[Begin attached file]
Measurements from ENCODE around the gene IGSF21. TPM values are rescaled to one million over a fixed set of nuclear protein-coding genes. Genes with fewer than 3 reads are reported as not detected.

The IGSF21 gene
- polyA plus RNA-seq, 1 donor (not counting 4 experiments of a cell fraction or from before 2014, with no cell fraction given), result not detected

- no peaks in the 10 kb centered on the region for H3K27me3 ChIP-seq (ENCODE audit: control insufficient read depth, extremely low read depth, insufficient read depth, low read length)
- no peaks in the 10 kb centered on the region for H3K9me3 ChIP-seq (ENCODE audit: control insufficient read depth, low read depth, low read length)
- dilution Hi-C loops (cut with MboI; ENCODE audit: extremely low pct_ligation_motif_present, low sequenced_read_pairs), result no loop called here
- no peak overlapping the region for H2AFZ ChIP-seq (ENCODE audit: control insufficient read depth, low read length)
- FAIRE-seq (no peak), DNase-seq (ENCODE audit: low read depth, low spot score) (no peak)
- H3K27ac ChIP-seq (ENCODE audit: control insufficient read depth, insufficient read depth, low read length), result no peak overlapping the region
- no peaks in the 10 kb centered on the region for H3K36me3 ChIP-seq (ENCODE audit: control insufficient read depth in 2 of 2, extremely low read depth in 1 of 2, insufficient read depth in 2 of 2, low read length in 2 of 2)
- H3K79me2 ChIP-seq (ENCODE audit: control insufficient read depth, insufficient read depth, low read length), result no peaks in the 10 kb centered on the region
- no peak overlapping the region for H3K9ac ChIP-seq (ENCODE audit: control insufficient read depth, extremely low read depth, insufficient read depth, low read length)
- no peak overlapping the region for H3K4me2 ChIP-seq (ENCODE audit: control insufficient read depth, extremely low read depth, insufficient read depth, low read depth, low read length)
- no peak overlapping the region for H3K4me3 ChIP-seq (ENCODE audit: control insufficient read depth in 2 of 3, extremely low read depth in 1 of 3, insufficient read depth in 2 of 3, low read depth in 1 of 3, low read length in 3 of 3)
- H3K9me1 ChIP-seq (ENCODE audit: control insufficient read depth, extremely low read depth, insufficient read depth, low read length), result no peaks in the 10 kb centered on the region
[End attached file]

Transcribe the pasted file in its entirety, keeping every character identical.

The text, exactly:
Measurements from ENCODE around the gene IGSF21. TPM values are rescaled to one million over a fixed set of nuclear protein-coding genes. Genes with fewer than 3 reads are reported as not detected.

The IGSF21 gene
- polyA plus RNA-seq, 1 donor (not counting 4 experiments of a cell fraction or from before 2014, with no cell fraction given), result not detected

- no peaks in the 10 kb centered on the region for H3K27me3 ChIP-seq (ENCODE audit: control insufficient read depth, extremely low read depth, insufficient read depth, low read length)
- no peaks in the 10 kb centered on the region for H3K9me3 ChIP-seq (ENCODE audit: control insufficient read depth, low read depth, low read length)
- dilution Hi-C loops (cut with MboI; ENCODE audit: extremely low pct_ligation_motif_present, low sequenced_read_pairs), result no loop called here
- no peak overlapping the region for H2AFZ ChIP-seq (ENCODE audit: control insufficient read depth, low read length)
- FAIRE-seq (no peak), DNase-seq (ENCODE audit: low read depth, low spot score) (no peak)
- H3K27ac ChIP-seq (ENCODE audit: control insufficient read depth, insufficient read depth, low read length), result no peak overlapping the region
- no peaks in the 10 kb centered on the region for H3K36me3 ChIP-seq (ENCODE audit: control insufficient read depth in 2 of 2, extremely low read depth in 1 of 2, insufficient read depth in 2 of 2, low read length in 2 of 2)
- H3K79me2 ChIP-seq (ENCODE audit: control insufficient read depth, insufficient read depth, low read length), result no peaks in the 10 kb centered on the region
- no peak overlapping the region for H3K9ac ChIP-seq (ENCODE audit: control insufficient read depth, extremely low read depth, insufficient read depth, low read length)
- no peak overlapping the region for H3K4me2 ChIP-seq (ENCODE audit: control insufficient read depth, extremely low read depth, insufficient read depth, low read depth, low read length)
- no peak overlapping the region for H3K4me3 ChIP-seq (ENCODE audit: control insufficient read depth in 2 of 3, extremely low read depth in 1 of 3, insufficient read depth in 2 of 3, low read depth in 1 of 3, low read length in 3 of 3)
- H3K9me1 ChIP-seq (ENCODE audit: control insufficient read depth, extremely low read depth, insufficient read depth, low read length), result no peaks in the 10 kb centered on the region